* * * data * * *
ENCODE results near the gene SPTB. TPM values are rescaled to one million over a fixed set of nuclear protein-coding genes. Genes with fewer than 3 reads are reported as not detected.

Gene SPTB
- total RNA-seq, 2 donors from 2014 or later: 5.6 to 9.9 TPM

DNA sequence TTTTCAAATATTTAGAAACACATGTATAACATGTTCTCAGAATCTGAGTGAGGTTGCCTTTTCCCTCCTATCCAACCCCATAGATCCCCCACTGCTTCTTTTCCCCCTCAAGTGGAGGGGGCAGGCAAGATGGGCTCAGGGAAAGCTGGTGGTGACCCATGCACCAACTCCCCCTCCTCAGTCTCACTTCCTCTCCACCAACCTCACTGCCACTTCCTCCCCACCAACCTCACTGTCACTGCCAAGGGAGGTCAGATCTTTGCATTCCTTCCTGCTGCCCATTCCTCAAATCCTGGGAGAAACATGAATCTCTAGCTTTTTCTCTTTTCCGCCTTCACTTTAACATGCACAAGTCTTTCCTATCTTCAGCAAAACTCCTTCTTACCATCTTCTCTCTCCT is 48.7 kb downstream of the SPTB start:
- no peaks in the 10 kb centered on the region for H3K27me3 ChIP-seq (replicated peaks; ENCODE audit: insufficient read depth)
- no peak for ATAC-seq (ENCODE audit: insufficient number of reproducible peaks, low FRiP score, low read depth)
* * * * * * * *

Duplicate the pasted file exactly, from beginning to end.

ENCODE results near the gene SPTB. TPM values are rescaled to one million over a fixed set of nuclear protein-coding genes. Genes with fewer than 3 reads are reported as not detected.

Gene SPTB
- total RNA-seq, 2 donors from 2014 or later: 5.6 to 9.9 TPM

DNA sequence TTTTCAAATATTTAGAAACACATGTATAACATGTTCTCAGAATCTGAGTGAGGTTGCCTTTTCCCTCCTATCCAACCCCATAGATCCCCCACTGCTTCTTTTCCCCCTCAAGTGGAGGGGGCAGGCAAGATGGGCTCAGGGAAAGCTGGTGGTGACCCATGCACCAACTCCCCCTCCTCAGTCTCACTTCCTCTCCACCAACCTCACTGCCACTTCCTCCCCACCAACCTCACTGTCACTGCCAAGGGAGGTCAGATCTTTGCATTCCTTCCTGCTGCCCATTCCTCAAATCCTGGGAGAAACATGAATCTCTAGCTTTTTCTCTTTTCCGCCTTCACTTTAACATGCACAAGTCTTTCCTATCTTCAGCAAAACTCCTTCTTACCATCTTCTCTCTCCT is 48.7 kb downstream of the SPTB start:
- no peaks in the 10 kb centered on the region for H3K27me3 ChIP-seq (replicated peaks; ENCODE audit: insufficient read depth)
- no peak for ATAC-seq (ENCODE audit: insufficient number of reproducible peaks, low FRiP score, low read depth)